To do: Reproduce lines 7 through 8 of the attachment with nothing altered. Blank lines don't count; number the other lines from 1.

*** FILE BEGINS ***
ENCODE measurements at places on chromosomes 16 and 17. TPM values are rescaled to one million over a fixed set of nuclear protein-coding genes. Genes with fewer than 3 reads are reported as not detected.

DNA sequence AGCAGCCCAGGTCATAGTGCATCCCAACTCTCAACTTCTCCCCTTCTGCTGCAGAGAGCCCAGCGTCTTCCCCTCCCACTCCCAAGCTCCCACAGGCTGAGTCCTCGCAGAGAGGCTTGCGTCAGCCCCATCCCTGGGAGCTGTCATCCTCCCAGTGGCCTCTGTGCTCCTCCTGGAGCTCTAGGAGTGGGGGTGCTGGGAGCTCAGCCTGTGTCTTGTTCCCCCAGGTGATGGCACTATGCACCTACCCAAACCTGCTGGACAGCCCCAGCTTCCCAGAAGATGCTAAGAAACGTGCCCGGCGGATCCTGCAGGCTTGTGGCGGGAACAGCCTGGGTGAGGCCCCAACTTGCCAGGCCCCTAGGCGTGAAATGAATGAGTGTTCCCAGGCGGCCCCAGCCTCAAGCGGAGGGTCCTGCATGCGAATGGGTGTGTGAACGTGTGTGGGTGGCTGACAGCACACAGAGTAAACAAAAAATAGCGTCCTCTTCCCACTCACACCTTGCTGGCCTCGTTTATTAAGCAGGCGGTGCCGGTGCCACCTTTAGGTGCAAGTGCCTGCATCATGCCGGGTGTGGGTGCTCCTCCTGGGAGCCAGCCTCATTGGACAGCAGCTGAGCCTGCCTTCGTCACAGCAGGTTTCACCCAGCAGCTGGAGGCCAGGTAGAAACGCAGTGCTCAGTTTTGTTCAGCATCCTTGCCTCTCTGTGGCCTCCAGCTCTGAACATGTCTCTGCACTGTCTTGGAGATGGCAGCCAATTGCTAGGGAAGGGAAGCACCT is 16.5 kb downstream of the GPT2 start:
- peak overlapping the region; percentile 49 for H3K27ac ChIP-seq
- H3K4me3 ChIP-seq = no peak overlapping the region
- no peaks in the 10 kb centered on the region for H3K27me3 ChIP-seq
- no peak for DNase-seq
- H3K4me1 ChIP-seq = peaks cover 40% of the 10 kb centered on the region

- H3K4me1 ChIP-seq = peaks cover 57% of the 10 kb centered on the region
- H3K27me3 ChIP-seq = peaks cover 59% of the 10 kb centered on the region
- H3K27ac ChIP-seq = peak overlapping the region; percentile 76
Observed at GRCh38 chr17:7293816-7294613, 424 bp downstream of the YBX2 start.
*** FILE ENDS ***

- H3K4me1 ChIP-seq = peaks cover 40% of the 10 kb centered on the region

- H3K4me1 ChIP-seq = peaks cover 57% of the 10 kb centered on the region